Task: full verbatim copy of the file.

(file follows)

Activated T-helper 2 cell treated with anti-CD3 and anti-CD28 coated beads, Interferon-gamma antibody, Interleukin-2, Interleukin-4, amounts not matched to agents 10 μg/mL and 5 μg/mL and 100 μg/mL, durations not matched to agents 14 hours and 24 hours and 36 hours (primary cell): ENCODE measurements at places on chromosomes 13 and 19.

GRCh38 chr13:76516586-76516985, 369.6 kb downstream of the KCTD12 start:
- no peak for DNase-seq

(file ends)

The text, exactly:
Activated T-helper 2 cell treated with anti-CD3 and anti-CD28 coated beads, Interferon-gamma antibody, Interleukin-2, Interleukin-4, amounts not matched to agents 10 μg/mL and 5 μg/mL and 100 μg/mL, durations not matched to agents 14 hours and 24 hours and 36 hours (primary cell): ENCODE measurements at places on chromosomes 13 and 19.

GRCh38 chr13:76516586-76516985, 369.6 kb downstream of the KCTD12 start:
- no peak for DNase-seq